Steve Nelson is a one-time coworker (reared in the securities industry, unleashed on banking) and long-time mentor/friend. Several years ago, in a rare corporate moment I will never forget, I saw him stand up at a bank management/board strategic planning session and announce that we weren’t even remotely serious about building an entrepreneurial sales culture unless we could answer two questions:
1. If a commissioned salesperson earned more – fair and square – than the CEO in a year, would we celebrate? Or panic and change the incentive plan?
2. If a salesperson came to us and said he/she had a deal that would make the bank $3 million, but at the cost of a $1 million commission to that salesperson, would we say yes or no?
After a deafening silence, we moved on to other subjects. I never did hear the answers. (Postscript: Steve was later told that he was “not politically savvy.”)
This, combined with my partner Steve Williams’ previous article on the deposit crunch, got me thinking about branch incentive plans.
To begin with, what do CEOs want most from their branches? Low cost deposits, by a mile (and second, loans). Therefore, what should be the biggest focus in a plan? Low cost deposits, by a mile. So, to get them, here’s my:
1. Take the amount of checking account growth in a year and pay the branch 1.5% of it. .75% goes to the branch manager, .75% to the other branch employees, split based on salary bases and performance evaluation. (OK, maybe you use average 30-day balances to get around the potential for December 31 account stuffing.) This means a manager gets $7,500 for every $1 million in net growth, in one lump sum, paid at the end of year. (Hey, if nothing else, November and December attrition will be less of a problem.)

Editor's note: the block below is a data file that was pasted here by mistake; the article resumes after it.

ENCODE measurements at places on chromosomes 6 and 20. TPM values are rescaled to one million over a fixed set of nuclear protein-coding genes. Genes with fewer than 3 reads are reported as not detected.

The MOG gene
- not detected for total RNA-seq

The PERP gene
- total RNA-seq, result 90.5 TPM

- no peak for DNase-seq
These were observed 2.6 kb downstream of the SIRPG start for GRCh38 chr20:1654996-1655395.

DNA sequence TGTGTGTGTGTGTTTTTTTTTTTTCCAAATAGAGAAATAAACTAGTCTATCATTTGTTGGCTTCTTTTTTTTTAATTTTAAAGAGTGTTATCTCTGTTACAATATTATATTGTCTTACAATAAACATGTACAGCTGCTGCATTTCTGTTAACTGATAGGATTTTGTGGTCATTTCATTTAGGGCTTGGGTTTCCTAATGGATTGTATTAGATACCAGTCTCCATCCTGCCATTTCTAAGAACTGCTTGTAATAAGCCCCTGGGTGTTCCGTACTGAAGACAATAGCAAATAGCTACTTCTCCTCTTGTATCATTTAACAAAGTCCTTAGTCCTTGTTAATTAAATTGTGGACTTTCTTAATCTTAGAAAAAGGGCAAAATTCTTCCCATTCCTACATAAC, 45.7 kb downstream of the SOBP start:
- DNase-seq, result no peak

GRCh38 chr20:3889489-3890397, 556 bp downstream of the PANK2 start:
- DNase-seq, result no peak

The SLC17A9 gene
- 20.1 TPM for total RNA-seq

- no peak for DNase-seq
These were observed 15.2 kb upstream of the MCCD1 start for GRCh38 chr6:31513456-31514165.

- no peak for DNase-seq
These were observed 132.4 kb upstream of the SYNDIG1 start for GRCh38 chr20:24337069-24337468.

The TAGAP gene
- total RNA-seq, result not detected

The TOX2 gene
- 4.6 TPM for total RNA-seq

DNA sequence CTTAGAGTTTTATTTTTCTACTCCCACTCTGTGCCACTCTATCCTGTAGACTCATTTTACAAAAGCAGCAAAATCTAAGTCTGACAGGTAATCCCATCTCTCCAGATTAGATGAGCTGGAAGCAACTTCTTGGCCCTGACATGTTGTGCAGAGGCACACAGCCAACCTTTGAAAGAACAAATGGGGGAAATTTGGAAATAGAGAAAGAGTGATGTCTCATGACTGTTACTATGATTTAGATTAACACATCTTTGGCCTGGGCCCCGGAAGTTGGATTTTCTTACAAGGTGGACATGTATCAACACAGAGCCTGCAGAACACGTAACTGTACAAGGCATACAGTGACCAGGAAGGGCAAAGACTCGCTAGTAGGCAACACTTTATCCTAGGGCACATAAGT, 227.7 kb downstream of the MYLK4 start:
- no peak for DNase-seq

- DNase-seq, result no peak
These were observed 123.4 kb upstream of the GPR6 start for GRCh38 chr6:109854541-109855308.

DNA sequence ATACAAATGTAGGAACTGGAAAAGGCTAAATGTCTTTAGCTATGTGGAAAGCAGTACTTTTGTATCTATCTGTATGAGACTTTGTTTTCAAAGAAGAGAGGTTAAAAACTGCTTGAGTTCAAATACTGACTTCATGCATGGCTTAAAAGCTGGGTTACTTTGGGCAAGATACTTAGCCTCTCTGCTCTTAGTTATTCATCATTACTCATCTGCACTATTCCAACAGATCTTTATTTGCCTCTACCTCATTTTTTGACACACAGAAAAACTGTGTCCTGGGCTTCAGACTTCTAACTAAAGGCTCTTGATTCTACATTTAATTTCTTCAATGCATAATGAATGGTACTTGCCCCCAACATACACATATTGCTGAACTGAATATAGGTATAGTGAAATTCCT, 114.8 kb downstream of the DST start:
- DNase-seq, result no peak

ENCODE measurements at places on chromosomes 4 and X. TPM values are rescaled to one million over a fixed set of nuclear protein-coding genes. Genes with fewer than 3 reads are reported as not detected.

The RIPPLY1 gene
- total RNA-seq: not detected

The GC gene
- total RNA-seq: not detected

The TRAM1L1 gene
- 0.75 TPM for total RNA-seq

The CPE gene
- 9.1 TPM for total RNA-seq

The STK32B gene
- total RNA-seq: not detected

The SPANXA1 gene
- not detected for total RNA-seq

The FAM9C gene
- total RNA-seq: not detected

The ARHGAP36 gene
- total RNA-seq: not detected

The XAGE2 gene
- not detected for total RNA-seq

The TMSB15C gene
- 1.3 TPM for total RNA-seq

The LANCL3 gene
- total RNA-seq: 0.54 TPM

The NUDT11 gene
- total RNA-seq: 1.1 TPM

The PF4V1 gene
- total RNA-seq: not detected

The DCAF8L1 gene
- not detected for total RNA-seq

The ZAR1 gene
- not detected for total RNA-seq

2. An additional .25% is paid to the commercial loan officer if the customer is a commercial borrower.
3. No ceiling, ever. Ask yourselves – is it worth $20,000 to get $1 million in demand money? If so, isn’t it worth $200,000 to get $10 million? What do you spend on advertising already?
3. Stop paying incentives for CD growth. What determines if CDs grow is ALCO pricing, and we all know it. Control it there.
4. None of this applies for totally free checking. You already made it free and advertised it. What’s to sell?
Two more ancillary issues:
So what do you get? Well, you have to pay 1.5% for the deposits in the first year, but year two and beyond are gravy. You also keep all the fees.
Can this plan be “gamed” by employees who can always figure out how to beat a plan? Well, they might be able to maneuver year-end balances at the end of the first year, but that’s it. The second year will equalize the first.
By the way, I don’t suggest that this is the only incentive plan in branches, just one that I think stands well on its own. Added bonus – the tracking effort is pretty easy.
Too drastic? Unrealistically simple? Too weird? Well, I could plead guilty on all three. But remember – these are weird times, the deposit problem is getting drastic, and simple solutions work.
And if a branch manager makes more than the CEO? Muy Gonzo!-tr